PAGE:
All puppies like to explore their environment with their mouths and when playing with other puppies they do this constantly. Unfortunately, when playing with their human companions, this can be painful, as we don’t have the fur to protect us from those sharp teeth and our clothing can seem so very fun to pull on!
When puppies are under 16 weeks of age, they are learning what is called ‘bite inhibition’. This means understanding how to use their mouth in contact with other living things, without biting too hard. This is best taught to them by another puppy, which will respond with a high-pitched squeak when the playmate bites down too hard. The puppy brain is hard wired to understand this sound and lighten the pressure. If they don’t, the other puppy will stop playing with them, teaching them that if they don’t play nicely – they don’t get to play at all. Owners can use these same strategies; squeak when the puppy bites too hard, and leave the area when they won’t stop. One very important element that has to be added in for human/puppy play is redirecting the puppy’s mouth from the skin to a SOFT toy, where they get the same sensation as playing with a puppy. Make the toy more interesting by flopping it around, so that the puppy wants to grab it, not you.
There will be times when the puppy just gets overexcited and can no longer think clearly – they go into what I call the shark stage! This is notable for non-stop grabbing at hands and clothes, possibly vocalizing and being unresponsive to anything you say. There is no point at this stage in trying to discipline, or even interact with the puppy, as they are too aroused to learn anything. Any type of physical intervention, such as grabbing the muzzle, or holding them down on their back, will usually result in a more aggressive response from the puppy. The best thing to do at this point is to either remove your self from the room that the puppy is in, or put them calmly in their crate to settle down. This is NOT meant to be punishment and they can have a busy toy, such as a stuffed Kong in the crate to help settle them down. They need to be quietly in there for at least 10 to 15 minutes and then when releasing them, be sure to be very calm with them so that you don’t get them all excited again.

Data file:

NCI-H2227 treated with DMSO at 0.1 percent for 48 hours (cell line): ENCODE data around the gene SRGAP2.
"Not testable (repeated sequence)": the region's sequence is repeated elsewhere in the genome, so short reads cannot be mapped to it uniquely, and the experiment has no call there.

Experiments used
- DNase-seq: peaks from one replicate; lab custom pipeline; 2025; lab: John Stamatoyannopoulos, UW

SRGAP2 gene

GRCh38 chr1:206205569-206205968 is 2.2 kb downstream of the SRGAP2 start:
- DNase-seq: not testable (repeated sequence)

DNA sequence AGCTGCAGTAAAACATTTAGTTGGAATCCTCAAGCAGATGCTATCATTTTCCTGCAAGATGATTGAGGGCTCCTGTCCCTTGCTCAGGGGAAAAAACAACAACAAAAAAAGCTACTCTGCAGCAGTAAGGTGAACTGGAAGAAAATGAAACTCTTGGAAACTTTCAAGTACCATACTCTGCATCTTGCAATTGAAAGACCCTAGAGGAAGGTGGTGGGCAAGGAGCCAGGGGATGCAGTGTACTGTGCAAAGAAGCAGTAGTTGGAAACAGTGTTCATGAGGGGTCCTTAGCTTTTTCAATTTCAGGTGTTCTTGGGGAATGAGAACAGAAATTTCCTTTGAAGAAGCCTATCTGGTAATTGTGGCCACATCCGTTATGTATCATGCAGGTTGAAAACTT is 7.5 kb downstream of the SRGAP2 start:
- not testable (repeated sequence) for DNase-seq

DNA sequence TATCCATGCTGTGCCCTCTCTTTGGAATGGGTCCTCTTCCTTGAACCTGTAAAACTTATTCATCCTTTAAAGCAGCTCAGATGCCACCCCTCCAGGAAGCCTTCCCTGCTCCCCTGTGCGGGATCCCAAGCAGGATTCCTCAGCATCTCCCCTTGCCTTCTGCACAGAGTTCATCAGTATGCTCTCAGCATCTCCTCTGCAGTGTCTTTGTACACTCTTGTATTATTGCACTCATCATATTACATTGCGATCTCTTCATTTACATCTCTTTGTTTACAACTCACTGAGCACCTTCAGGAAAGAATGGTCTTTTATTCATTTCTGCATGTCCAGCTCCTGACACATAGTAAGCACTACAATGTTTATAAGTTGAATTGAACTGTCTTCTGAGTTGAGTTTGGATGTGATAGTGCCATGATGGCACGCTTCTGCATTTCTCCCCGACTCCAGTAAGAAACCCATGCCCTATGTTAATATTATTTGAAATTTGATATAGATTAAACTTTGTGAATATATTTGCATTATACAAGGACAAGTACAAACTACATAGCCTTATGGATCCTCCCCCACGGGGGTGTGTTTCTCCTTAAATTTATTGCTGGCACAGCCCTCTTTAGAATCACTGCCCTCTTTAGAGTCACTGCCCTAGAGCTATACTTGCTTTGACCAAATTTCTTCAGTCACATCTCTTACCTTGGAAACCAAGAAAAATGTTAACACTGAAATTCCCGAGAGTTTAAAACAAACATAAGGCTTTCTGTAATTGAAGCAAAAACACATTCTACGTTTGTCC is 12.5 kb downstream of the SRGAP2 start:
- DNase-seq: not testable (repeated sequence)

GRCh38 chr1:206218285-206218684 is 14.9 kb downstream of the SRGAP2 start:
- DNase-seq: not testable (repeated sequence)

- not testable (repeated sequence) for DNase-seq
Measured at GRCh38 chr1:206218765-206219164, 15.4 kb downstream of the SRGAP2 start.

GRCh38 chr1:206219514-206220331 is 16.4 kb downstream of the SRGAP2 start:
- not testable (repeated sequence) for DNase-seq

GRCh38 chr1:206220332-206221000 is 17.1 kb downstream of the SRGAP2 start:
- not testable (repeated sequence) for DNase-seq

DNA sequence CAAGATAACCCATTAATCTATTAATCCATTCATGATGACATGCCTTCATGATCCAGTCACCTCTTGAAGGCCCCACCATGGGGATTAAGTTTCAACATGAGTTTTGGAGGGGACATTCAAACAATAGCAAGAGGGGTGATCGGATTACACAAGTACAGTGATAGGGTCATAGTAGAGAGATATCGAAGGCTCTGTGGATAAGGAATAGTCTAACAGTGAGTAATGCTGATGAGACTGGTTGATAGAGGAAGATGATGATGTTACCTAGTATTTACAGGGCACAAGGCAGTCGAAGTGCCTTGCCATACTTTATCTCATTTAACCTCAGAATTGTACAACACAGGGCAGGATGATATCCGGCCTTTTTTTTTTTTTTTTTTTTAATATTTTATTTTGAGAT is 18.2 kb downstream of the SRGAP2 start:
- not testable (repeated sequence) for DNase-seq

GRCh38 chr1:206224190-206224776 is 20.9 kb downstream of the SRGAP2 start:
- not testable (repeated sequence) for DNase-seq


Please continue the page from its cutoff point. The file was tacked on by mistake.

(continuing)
Take note of when this happens most frequently, as there is usually a pattern. Often if a play session is too long or too exciting, the puppy gets over-stimulated. Be sure to have pause in play, where you work at just gently petting them, so that they learn to quiet nicely. End of day and just before bed are other likely times, as the pup is tired and more likely to act inappropriately – just like a tired baby! Anticipate this and have a good busy toy ready to give them in a quiet place, before they get riled up.